Electric Velocipedeis one of the cooler publications around, and I just got the good news that one of my stories, “The Art Disease,” will appear sometime in the coming year. 2010 is proving to be a good year, and it’s not even here yet.
Till then, here’s the opening—
Derek and Emily had the art disease, the both of them. Everyone they knew had it too. That’s one of the symptoms: Colonies, clusters, movements, splinter groups, manifestos. Clumping, the experts call it. She had a master’s in design and decorated cakes at Food One, not the one on 17th but the one near the park, open till midnight. He refused to sell out. He was determined to support himself with his art.
Selling poems in the park didn’t work out. He didn’t get that many buyers, and when he did, he spent way too much time discussing the poems with them—arguing actually—instead of writing new ones, but it bothered him when he was misunderstood, and it seemed he was doomed to be misunderstood—another symptom of the disease. He tried prose—carefully observed reflections on the vicissitudes of life—after taking a weekend workshop called Driveway Moments: The Eternity of Now. No demand. Light travel pieces with a profound undercurrent proved no better, partly because he hadn’t done much traveling and couldn’t afford to do more. He had plenty of profound undercurrent, just nowhere to put it.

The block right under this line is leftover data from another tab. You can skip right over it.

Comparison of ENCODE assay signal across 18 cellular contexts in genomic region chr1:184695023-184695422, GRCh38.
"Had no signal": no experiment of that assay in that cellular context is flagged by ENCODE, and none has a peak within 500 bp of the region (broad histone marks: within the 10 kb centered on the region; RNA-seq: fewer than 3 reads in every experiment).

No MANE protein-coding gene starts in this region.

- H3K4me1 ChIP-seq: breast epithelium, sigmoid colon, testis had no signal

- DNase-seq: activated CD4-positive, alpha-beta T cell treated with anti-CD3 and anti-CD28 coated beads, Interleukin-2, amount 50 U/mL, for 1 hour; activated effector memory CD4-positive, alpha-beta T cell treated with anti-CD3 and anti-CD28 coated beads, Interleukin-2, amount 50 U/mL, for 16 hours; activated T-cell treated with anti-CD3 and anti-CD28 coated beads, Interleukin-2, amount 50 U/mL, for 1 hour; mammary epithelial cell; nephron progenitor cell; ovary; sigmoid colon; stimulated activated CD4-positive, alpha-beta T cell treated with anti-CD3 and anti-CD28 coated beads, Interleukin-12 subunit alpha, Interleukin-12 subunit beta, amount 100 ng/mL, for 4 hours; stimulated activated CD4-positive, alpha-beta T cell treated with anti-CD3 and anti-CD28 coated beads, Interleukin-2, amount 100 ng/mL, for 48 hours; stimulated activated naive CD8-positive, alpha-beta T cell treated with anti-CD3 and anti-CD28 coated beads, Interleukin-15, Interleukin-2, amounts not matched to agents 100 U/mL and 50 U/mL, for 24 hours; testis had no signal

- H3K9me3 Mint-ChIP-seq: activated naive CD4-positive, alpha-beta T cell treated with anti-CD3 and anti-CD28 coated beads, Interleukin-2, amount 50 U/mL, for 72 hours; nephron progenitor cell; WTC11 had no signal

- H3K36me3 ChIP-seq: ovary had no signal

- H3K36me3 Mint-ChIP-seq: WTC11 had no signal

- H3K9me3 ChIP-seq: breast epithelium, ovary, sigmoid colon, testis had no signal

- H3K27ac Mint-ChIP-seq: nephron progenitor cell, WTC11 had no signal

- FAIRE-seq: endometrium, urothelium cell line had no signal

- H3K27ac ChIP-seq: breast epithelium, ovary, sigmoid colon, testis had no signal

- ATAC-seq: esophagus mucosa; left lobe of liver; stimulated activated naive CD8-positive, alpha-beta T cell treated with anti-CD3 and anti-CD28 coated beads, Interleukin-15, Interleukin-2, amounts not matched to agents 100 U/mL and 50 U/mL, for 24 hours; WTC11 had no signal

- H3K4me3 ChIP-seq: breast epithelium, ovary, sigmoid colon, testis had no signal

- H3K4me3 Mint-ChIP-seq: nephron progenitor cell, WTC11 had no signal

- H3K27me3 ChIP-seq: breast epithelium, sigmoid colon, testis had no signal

I recently had a dispiriting exchange with a former student on Facebook. I’d said something about revision, being in the midst of it, and she commented she’d abandoned fiction after grad school and worked in non-fiction where revision made sense, a process she described as “tuning the language and getting the story correct.” But in fiction, she observed, “what’s to change if the story is just ‘made up’?”
Where did I go wrong? I won’t quibble with “tuning the language” except to ask “to what frequency?” And a quick perusal of Fox News, PBS, and Scientific American might lead to the conclusion that not every true story has the same “correct” for everyone. But this “made up” charge misses the point. All lies are made up, but are all equally effective? You parents are familiar with bad lies and know what I’m talking about. There are teachable, usable skills for telling more effective lies. More importantly, this student is one of my most often quoted to later classes. At the beginning of her workshop, I asked the class to talk about what they considered to be good fiction. I had the usual answers for a while, straight from English classes of yesteryear, but then she said, “It changes your life. When you read a really good novel, it can change your life. That’s what I hope for every time I pick up a new novel—that it will change me.” I would add that whatever magic the fiction may or may not work on the reader, it should work on the writer first. If the book I’m writing isn’t changing me, isn’t making me re-examine myself and my world, I feel like I should be writing a different book. So in answer to the question, “What’s to change?” I’d say yourself and others. Have you created a life-changing experience with words? No? Then revise.
I have a new story available in the latest issue of Space and Time. Along with other fine fiction, poetry, and non-fiction. It’s a delightfully weird story. I think y’all should run right out and get a copy. Barnes & Noble has it, btw. Here’s the table of contents:
Small Motel by Dennis Danvers
To Remember Riobarre by Alma Alexander
Love and War by Patrick Lundrigan
End of Our World as We Know It by Robert Swartwood
Saving Hitler by Chuck Rothman
Saint Michael’s Sword by Andrew Alford
The Mambo King of the Inter-Dimensional Dance Floor by C. J. Henderson